Solar Vacuum Tubes with Heat Pipes – How They Work
Lap top with heat pipe
So how do these two technologies work in solar water heating? Let’s start with the Solar Vacuum Tube or also known as evacuated tubes. The vacuum tube is made of Borosilicate glass which is very low in iron and as such lets through more solar radiation than ordinary glass, it is also very strong. The glass tubes are manufactured in the same way a thermos is made, there is an outer glass layer and an inner glass layer. In between the air has been removed or “evacuated” to form the vacuum. Because there is no air inside there is no way to transfer heat to either side. The inner glass tube is coated with a patented 3-layer process of copper, aluminum and aluminum/Nitrogen layer. It is these selective coatings that are responsible for the performance of the tube as they absorb and transfer the suns heat radiation. Because there is a vacuum in between the heat cannot escape back out making these tubes 97% efficient. During manufacturing of these tubes a barium getter is installed to absorb any gasses to ensure the vacuum is maintained. This getter also is used to signal the integrity of the vacuum compromised. If a tubes vacuum is broken the barium getter will cause the metallic coating on the bottom of the tubes to turn white indicating a replacement is required. See below image.
Make up of Vacuum Tube
Once the sun’s heat energy is absorbed by the selective coating, the energy is then transferred to a center heat pipe through an aluminum fin that wraps around the inside of the vacuum tube making full contact with the selective coating. In the center of the aluminum fin is a copper heat pipe. The heat pipe is a long tube that runs the entire length of the vacuum tube. In this pipe is a small amount of liquid in its hollow interior. The inside of this copper heat pipe is also under a vacuum but this vacuum does something different than the vacuum in the evacuated tube. Because of this vacuum the liquid boils at a temperature of approx. 30 degree C (86 F). This is the main principle behind heat pipe technology. Water under vacuum boils at a lower temperature compared to sea level, and water under pressure boils at a higher temperature.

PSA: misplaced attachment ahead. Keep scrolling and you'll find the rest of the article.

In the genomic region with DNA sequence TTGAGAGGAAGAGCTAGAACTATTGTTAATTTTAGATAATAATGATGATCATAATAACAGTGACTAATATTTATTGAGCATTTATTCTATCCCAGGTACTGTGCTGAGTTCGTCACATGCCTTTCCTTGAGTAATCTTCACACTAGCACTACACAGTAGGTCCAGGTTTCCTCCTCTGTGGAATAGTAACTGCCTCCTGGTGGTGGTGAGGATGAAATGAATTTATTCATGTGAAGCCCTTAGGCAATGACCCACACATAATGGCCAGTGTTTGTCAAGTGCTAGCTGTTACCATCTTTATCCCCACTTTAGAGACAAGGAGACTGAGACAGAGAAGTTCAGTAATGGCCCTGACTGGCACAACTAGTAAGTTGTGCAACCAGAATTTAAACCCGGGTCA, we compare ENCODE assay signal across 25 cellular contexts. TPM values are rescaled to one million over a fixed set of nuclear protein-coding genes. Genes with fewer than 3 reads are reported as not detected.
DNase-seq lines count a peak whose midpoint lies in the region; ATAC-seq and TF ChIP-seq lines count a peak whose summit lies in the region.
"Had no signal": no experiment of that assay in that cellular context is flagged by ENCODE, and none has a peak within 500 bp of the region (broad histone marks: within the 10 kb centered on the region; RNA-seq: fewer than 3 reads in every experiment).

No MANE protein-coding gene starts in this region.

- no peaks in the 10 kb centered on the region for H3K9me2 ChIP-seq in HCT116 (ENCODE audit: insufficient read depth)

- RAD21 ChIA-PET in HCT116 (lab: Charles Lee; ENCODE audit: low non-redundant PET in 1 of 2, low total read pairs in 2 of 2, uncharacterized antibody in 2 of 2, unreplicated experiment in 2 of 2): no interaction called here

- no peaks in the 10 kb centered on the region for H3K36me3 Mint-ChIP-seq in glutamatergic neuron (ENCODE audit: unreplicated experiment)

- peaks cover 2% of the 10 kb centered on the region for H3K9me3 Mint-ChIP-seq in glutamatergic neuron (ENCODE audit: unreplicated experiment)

When the heat pipe warms up, the liquid is quickly heated inside the tube and turns to steam. This steam rises up the tube until it reaches a condenser bulb where its heat is transferred to the solar heating fluid through a heat exchanger inside the manifold. In the condenser bulb the steam loses its energy and turns back to liquid. Gravity causes the liquid to flow back down the inside wall of the interior heat pipe and the cycle is repeated.
The copper heat pipes in each tube are inserted into a copper sleeve within a sealed manifold. This heat is transferred to the solar heating liquid indirectly through conductivity. So in this way the manifold is independent of the heat pipe and no leakage can occur even if the heat pipe is removed. The manifold is heavily insulated and within the copper manifold is a small sleeve that a temperature sensor is inserted. In this way the internal temperature of the heating fluid is relayed back to the digital controller. If the temperature is greater in the collector than the water in the tank or pool, then the controller signals the pump to turn on and circulate the heating fluid. In the evening when the sun goes down, the manifold will cool off to the point where its temperature is less than the water or pool and this will signal the pump to stop.